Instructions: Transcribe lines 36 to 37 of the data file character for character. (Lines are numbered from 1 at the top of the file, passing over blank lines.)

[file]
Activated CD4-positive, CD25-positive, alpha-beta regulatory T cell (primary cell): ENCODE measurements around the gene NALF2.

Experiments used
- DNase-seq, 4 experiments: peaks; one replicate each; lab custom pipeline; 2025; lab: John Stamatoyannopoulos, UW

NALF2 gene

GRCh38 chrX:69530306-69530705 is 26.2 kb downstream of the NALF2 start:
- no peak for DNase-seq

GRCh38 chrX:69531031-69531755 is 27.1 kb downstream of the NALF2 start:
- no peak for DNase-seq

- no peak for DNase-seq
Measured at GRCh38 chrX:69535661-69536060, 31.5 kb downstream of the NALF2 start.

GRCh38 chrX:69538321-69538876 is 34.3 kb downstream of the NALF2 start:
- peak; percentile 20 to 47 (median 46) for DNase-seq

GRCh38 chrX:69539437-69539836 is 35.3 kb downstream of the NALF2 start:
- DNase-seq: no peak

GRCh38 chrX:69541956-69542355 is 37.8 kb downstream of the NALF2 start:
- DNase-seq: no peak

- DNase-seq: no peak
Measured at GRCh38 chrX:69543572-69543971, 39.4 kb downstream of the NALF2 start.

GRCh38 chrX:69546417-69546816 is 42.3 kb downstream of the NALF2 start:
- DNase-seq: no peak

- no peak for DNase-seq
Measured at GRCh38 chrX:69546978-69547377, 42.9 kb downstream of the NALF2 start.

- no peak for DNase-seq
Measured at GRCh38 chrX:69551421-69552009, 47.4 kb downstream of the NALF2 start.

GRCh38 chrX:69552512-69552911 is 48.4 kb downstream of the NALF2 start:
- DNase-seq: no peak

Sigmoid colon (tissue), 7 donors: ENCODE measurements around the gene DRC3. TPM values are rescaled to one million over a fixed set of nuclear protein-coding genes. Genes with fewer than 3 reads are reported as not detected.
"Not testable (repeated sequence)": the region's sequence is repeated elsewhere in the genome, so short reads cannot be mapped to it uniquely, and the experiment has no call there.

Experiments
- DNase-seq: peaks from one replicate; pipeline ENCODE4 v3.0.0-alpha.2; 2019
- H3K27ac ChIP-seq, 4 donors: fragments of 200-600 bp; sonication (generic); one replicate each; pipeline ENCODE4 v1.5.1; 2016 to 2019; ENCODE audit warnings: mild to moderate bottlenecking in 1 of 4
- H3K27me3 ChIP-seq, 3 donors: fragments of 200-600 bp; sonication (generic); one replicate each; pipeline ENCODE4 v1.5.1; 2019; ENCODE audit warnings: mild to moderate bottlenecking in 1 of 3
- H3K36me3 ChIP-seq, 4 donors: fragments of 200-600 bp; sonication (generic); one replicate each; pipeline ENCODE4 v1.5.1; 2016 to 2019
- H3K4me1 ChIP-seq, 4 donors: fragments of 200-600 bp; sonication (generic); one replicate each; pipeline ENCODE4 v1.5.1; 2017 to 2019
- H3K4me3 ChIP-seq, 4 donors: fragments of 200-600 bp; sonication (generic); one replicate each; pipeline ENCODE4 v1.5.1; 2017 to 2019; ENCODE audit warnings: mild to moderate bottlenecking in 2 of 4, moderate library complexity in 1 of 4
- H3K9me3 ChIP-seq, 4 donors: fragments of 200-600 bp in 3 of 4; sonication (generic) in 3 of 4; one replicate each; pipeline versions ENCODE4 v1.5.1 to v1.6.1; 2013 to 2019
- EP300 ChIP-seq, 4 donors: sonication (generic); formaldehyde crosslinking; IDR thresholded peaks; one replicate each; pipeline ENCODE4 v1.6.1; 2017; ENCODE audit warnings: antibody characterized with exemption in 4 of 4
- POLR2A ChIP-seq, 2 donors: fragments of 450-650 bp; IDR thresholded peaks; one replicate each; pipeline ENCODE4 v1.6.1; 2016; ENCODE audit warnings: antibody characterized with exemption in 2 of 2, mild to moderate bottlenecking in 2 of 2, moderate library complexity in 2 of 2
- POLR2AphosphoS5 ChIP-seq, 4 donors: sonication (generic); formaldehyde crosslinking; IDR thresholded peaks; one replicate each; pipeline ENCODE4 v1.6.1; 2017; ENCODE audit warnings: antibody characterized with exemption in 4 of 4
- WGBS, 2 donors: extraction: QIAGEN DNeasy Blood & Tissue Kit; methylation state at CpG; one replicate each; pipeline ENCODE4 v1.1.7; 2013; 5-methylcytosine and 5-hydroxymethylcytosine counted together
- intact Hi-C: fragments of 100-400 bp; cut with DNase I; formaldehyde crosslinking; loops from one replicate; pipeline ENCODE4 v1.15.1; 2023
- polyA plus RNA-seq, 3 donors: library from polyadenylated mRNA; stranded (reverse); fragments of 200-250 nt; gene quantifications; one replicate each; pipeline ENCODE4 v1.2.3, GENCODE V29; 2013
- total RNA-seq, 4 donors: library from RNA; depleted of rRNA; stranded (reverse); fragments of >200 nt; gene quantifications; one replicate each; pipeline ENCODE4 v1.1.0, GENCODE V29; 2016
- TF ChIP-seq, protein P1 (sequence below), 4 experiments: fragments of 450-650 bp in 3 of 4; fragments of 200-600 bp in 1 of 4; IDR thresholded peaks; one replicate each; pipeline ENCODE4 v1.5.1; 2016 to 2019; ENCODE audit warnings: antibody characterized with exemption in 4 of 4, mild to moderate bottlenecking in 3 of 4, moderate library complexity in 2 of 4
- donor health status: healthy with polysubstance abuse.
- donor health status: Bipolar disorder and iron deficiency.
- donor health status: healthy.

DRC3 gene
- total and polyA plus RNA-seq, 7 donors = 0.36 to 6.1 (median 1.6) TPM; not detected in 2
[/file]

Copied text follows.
- H3K9me3 ChIP-seq, 4 donors: fragments of 200-600 bp in 3 of 4; sonication (generic) in 3 of 4; one replicate each; pipeline versions ENCODE4 v1.5.1 to v1.6.1; 2013 to 2019
- EP300 ChIP-seq, 4 donors: sonication (generic); formaldehyde crosslinking; IDR thresholded peaks; one replicate each; pipeline ENCODE4 v1.6.1; 2017; ENCODE audit warnings: antibody characterized with exemption in 4 of 4